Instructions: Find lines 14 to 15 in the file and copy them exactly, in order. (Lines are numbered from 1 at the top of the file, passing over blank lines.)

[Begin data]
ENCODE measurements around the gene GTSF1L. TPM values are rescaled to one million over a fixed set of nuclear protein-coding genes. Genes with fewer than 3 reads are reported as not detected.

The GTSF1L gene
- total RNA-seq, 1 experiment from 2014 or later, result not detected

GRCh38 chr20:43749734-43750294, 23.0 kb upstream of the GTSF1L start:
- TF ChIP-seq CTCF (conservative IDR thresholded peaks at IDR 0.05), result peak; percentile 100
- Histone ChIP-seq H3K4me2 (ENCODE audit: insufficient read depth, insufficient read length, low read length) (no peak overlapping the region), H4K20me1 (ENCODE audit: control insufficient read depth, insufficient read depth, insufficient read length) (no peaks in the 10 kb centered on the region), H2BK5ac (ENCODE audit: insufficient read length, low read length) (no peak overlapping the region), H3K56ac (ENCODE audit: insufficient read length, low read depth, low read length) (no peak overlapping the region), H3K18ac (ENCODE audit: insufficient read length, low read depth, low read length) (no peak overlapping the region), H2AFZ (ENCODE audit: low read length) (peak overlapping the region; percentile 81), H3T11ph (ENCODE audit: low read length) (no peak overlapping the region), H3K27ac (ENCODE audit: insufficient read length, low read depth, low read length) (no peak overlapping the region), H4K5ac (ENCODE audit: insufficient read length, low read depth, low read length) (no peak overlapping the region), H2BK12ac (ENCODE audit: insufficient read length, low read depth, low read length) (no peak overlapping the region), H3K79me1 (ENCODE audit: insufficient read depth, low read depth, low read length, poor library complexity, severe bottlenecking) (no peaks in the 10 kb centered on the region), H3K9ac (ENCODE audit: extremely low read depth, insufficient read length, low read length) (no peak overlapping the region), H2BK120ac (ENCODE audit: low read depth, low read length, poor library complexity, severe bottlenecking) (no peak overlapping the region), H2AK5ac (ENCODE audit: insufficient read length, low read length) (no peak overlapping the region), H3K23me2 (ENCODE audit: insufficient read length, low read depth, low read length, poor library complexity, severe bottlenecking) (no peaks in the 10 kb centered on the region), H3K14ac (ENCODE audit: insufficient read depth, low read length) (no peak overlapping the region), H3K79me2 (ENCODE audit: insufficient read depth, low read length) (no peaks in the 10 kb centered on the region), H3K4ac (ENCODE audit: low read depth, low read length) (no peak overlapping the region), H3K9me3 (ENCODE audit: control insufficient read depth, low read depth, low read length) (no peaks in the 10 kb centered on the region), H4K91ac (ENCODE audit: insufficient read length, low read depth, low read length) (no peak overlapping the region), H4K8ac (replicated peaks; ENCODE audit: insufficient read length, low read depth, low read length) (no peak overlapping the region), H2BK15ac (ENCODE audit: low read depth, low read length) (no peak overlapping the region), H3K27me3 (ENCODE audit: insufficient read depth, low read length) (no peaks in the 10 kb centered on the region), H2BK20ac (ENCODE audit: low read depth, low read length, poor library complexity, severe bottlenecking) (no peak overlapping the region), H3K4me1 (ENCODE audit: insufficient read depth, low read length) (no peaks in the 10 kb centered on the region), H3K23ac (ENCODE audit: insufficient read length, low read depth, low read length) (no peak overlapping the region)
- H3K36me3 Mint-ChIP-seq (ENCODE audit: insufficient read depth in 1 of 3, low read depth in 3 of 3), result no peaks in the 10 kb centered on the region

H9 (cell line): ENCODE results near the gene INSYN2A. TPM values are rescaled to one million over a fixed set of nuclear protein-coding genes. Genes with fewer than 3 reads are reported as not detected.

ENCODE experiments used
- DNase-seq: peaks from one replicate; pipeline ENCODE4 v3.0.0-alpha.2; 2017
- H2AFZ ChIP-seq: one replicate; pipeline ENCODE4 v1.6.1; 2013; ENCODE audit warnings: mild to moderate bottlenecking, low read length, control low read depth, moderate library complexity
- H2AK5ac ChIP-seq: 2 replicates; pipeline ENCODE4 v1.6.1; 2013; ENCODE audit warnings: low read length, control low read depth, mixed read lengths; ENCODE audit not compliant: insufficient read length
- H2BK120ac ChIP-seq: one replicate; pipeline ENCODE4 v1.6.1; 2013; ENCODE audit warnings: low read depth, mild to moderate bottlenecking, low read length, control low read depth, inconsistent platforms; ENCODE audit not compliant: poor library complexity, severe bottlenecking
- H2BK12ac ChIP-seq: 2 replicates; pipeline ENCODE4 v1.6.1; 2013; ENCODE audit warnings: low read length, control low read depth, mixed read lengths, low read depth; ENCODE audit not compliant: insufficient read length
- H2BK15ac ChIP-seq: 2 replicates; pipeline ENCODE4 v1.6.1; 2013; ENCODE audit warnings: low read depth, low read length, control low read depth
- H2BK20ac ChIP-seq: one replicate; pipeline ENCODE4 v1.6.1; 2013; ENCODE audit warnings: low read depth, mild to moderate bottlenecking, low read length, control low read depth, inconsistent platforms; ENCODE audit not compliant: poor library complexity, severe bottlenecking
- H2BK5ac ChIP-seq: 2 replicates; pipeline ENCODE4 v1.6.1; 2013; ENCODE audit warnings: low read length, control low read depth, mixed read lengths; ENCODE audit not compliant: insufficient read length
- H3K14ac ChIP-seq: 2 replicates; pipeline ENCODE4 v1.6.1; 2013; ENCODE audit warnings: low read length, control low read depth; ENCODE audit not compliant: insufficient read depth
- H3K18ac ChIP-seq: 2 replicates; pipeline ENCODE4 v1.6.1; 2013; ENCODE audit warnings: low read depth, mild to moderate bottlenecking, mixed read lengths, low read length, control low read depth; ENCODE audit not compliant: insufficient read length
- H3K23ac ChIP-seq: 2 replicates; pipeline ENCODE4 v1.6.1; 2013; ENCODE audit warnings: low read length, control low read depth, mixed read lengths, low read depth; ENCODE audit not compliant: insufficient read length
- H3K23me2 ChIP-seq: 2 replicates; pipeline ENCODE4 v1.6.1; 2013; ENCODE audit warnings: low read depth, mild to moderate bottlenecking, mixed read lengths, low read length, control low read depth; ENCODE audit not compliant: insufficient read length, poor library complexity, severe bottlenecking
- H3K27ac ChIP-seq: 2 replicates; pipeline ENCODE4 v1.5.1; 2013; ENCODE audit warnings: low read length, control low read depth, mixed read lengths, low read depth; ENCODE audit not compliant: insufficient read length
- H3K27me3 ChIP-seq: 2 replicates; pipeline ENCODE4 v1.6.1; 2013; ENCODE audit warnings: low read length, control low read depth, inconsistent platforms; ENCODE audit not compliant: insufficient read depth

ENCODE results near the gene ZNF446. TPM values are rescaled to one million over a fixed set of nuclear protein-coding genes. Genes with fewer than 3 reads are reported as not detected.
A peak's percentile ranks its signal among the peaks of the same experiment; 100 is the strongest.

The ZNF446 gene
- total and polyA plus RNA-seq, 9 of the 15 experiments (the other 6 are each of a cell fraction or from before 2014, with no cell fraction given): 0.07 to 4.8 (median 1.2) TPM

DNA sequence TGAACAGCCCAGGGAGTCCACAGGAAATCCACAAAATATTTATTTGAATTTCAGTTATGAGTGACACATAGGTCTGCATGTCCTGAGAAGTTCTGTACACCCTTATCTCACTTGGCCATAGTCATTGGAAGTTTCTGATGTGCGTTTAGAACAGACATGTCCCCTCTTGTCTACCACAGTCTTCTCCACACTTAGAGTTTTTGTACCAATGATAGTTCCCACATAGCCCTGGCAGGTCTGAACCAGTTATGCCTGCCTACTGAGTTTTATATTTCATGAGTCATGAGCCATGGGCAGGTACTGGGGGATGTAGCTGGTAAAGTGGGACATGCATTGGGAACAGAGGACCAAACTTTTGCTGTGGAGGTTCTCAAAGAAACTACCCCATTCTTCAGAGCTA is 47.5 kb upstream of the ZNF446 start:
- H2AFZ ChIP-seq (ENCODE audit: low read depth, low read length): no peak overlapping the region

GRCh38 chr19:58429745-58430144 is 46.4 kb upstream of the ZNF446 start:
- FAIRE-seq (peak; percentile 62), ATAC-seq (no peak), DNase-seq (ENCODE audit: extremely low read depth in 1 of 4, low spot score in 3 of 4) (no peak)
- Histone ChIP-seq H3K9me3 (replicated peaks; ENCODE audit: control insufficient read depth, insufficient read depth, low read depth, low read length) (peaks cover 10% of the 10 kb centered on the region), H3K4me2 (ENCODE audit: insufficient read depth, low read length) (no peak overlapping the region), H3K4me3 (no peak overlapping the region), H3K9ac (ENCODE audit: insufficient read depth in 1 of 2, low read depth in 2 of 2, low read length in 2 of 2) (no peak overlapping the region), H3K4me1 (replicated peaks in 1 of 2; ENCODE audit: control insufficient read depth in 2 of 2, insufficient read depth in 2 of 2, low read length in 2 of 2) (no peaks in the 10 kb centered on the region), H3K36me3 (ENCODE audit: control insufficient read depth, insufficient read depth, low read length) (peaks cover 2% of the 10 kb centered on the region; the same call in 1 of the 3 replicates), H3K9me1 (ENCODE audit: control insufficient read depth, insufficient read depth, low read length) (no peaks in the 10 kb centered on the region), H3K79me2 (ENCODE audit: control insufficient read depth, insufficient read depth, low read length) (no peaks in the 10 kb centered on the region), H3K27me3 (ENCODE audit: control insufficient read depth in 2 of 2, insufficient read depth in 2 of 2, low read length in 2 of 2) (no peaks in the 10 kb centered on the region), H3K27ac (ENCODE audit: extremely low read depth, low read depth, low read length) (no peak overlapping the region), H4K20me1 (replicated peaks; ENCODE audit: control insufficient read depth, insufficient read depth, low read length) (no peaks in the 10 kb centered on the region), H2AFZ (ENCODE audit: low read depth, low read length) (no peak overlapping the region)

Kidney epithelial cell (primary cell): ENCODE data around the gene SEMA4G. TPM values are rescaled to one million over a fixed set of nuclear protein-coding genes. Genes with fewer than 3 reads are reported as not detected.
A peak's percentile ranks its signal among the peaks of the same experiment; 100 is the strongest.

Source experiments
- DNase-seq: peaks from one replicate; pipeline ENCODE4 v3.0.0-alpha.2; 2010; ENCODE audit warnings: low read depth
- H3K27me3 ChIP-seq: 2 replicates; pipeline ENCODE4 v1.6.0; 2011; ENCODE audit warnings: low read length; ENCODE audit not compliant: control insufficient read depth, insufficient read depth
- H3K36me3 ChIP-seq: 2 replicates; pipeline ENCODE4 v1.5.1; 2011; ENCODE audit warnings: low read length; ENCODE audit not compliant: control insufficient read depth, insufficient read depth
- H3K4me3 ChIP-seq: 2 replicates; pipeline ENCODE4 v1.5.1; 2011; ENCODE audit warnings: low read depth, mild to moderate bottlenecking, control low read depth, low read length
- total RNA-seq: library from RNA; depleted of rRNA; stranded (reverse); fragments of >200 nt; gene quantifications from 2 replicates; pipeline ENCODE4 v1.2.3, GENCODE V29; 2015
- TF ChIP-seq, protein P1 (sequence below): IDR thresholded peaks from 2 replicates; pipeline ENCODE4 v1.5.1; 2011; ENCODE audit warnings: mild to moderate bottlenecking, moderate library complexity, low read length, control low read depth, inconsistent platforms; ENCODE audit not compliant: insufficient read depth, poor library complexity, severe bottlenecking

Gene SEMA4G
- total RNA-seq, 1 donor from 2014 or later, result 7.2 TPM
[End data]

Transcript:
- H2BK12ac ChIP-seq: 2 replicates; pipeline ENCODE4 v1.6.1; 2013; ENCODE audit warnings: low read length, control low read depth, mixed read lengths, low read depth; ENCODE audit not compliant: insufficient read length
- H2BK15ac ChIP-seq: 2 replicates; pipeline ENCODE4 v1.6.1; 2013; ENCODE audit warnings: low read depth, low read length, control low read depth